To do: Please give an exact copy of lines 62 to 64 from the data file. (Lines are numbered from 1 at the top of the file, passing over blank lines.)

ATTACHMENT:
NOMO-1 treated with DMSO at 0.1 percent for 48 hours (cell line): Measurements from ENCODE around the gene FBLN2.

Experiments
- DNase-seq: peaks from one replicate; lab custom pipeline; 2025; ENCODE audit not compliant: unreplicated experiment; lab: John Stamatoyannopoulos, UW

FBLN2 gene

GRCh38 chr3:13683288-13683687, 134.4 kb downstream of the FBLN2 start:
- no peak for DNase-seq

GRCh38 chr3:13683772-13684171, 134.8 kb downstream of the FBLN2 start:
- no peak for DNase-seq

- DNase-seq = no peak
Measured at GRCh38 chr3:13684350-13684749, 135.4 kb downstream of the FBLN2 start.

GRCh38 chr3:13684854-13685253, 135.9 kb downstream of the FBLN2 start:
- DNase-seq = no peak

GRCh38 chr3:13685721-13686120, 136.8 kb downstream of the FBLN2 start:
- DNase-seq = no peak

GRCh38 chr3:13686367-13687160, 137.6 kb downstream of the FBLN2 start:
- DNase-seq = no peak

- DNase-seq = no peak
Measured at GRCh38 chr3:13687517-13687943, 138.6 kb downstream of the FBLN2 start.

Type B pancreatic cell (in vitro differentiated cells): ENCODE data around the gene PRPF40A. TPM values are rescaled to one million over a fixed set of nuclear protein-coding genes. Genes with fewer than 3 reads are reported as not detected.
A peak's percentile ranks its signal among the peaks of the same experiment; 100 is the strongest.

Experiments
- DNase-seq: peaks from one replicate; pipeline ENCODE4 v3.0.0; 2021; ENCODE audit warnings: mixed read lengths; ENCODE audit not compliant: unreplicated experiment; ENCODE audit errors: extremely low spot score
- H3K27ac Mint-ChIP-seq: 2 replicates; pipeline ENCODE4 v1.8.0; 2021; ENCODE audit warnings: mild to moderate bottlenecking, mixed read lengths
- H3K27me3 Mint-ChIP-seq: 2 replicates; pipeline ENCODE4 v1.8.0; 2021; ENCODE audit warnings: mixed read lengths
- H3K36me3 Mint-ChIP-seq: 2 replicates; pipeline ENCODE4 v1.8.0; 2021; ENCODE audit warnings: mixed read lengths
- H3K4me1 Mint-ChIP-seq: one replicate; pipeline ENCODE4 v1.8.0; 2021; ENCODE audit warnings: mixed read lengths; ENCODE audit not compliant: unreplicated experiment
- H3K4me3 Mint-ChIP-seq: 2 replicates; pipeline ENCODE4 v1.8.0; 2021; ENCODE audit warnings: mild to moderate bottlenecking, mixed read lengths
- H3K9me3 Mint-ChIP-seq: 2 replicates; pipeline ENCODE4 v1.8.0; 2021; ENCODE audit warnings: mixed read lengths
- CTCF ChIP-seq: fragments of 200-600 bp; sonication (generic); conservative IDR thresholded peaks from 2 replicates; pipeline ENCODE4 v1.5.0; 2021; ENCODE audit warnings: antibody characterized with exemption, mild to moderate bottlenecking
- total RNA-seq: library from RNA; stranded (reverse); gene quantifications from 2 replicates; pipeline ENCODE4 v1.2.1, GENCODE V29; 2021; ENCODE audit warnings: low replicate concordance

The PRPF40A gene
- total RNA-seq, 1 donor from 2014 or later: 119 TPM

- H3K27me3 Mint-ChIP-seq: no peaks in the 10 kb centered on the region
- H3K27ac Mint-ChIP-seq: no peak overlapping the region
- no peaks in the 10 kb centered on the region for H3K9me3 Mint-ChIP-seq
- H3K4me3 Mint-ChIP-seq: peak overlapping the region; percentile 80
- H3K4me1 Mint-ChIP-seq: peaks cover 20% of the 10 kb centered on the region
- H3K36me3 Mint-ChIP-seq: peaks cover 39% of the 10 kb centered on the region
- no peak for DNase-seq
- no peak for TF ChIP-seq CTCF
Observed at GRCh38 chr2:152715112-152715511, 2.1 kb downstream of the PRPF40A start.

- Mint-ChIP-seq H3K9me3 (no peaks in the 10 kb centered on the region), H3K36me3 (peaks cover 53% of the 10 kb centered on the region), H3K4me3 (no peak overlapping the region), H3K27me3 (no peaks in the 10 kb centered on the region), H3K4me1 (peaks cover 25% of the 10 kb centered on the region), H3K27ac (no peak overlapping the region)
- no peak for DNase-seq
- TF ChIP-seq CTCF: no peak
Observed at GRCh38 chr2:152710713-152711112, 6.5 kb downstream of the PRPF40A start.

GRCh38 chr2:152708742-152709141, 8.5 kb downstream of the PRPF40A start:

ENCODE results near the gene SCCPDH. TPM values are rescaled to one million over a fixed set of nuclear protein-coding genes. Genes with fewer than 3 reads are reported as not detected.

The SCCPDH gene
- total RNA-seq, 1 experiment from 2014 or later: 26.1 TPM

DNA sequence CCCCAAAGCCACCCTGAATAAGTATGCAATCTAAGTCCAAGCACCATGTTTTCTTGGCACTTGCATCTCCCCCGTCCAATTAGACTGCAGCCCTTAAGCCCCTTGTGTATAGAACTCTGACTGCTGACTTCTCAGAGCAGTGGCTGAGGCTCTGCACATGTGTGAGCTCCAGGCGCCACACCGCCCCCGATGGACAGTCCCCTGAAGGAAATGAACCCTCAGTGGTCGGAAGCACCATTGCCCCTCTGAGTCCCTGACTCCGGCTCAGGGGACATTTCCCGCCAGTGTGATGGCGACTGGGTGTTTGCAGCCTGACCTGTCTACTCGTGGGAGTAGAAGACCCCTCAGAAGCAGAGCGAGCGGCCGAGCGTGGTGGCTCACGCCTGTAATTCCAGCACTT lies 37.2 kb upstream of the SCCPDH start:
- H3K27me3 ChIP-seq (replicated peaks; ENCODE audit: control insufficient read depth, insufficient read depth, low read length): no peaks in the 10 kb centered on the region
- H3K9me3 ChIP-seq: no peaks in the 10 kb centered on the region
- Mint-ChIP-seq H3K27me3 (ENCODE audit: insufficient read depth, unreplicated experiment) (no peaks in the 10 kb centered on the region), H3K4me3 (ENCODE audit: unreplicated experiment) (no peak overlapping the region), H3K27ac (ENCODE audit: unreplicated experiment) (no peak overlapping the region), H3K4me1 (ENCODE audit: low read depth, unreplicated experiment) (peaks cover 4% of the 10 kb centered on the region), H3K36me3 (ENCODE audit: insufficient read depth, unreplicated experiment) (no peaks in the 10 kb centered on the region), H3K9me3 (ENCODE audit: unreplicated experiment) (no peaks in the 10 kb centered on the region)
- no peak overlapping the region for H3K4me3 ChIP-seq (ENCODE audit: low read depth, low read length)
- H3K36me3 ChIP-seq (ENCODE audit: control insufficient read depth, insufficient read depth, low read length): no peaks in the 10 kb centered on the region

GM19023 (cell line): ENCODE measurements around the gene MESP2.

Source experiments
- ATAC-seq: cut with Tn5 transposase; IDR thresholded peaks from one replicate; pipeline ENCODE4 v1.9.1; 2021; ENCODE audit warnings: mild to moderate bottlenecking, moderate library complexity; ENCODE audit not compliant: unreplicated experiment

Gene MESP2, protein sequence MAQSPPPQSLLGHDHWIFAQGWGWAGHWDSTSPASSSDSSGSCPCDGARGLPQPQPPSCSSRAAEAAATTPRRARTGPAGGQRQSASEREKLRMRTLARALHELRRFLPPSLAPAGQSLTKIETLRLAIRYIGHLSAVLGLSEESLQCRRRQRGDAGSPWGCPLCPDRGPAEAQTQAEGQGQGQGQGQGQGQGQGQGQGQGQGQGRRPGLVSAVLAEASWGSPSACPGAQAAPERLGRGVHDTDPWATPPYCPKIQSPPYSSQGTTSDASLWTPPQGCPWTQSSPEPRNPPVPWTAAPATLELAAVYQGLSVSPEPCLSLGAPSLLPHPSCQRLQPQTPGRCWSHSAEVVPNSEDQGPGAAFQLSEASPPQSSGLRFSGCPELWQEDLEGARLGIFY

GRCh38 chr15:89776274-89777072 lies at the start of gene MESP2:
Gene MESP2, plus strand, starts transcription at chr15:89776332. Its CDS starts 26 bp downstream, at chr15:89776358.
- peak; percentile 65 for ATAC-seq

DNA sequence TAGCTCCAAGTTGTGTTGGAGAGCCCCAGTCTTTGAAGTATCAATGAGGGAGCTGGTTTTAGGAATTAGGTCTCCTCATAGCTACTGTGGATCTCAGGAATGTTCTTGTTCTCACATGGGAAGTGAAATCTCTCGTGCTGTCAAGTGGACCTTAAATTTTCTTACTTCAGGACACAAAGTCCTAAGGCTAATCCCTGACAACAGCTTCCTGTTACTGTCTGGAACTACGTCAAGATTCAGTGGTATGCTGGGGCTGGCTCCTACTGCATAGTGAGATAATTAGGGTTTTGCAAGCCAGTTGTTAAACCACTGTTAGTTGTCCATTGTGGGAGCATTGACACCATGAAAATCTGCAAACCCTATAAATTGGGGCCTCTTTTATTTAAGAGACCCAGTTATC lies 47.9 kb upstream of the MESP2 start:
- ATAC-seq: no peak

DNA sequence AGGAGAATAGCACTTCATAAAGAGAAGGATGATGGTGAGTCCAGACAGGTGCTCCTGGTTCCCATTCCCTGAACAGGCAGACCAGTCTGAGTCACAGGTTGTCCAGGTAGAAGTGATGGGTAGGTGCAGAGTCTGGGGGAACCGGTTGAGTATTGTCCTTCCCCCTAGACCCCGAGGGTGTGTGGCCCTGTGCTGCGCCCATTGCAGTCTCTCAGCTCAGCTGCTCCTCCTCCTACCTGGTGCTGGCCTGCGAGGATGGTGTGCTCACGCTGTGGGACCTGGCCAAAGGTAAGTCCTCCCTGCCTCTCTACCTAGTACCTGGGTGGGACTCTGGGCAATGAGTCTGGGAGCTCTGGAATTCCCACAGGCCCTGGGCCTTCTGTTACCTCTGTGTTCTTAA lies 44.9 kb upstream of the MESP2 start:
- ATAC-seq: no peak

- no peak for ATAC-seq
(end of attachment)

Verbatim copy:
- peak; percentile 65 for ATAC-seq

DNA sequence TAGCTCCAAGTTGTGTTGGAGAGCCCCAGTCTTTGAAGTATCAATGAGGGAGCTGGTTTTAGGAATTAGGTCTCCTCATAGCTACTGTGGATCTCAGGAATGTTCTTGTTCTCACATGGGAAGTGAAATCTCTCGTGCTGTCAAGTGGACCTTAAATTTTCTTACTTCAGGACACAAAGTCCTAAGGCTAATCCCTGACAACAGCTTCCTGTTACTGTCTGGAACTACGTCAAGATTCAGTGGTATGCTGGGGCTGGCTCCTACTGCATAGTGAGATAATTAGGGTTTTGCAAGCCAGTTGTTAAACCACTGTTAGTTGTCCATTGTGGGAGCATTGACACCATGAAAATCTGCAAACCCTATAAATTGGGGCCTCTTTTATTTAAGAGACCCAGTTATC lies 47.9 kb upstream of the MESP2 start:
- ATAC-seq: no peak